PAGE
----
Usage conditions apply
The zogroscope was designed to magnify prints so they could be seen more easily. It has a convex lens mounted in a square wooden frame that, in turn, is supported on a pedestal. A second frame, hinged at the top, holds a mirror that can be held out at any desired angle. The form came into use in the eighteenth century and remained popular throughout the nineteenth century. It was also known as an optical diagonal machine or cosmorama.
Ref: J. A. Caldecott, “The Zogroscope or Optical Diagonal Machine,” Annals of Science 9 (1953): 315-322.
Currently not on view
Object Name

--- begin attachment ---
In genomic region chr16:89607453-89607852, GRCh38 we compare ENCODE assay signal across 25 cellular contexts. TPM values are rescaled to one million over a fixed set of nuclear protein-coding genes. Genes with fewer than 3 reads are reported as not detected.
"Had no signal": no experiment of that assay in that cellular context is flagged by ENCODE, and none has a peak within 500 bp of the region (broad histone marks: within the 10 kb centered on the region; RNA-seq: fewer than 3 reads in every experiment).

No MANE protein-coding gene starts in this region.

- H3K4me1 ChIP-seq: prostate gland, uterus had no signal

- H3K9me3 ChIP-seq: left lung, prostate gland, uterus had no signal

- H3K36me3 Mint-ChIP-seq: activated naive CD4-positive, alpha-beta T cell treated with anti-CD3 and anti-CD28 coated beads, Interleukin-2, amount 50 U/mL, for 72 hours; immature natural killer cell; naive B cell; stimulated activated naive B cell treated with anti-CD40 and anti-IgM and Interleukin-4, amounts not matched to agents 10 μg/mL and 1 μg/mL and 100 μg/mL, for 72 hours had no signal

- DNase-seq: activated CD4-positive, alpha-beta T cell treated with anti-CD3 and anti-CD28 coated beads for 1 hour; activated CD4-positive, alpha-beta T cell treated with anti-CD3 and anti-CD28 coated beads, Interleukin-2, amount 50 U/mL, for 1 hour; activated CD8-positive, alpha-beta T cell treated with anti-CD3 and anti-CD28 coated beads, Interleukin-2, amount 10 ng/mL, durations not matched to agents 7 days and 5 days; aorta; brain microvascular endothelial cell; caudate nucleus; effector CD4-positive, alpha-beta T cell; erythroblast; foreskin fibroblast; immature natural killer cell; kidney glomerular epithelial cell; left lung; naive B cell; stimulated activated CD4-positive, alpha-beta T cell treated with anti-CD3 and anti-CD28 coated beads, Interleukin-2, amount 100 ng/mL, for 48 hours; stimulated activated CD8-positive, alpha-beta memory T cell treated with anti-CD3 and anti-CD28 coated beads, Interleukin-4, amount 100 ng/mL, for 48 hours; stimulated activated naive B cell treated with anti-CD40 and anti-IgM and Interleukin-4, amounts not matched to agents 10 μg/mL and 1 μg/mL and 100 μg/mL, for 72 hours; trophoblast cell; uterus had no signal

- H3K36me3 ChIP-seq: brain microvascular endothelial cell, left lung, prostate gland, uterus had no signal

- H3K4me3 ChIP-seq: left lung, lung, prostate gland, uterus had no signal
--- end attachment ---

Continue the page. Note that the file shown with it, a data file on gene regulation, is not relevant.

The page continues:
optical diagonal machine
Physical Description
wood (overall material)
glass (overall material)
overall: 63 cm x 31.3 cm x 22 cm; 24 13/16 in x 12 5/16 in x 8 11/16 in
overall: 25 in x 12 in x 8 in; 63.5 cm x 30.48 cm x 20.32 cm
ID Number
catalog number
accession number
Credit Line
University of Virginia
Science & Scientific Instruments
See more items in
Medicine and Science: Physical Sciences
Science & Mathematics
Data Source
National Museum of American History
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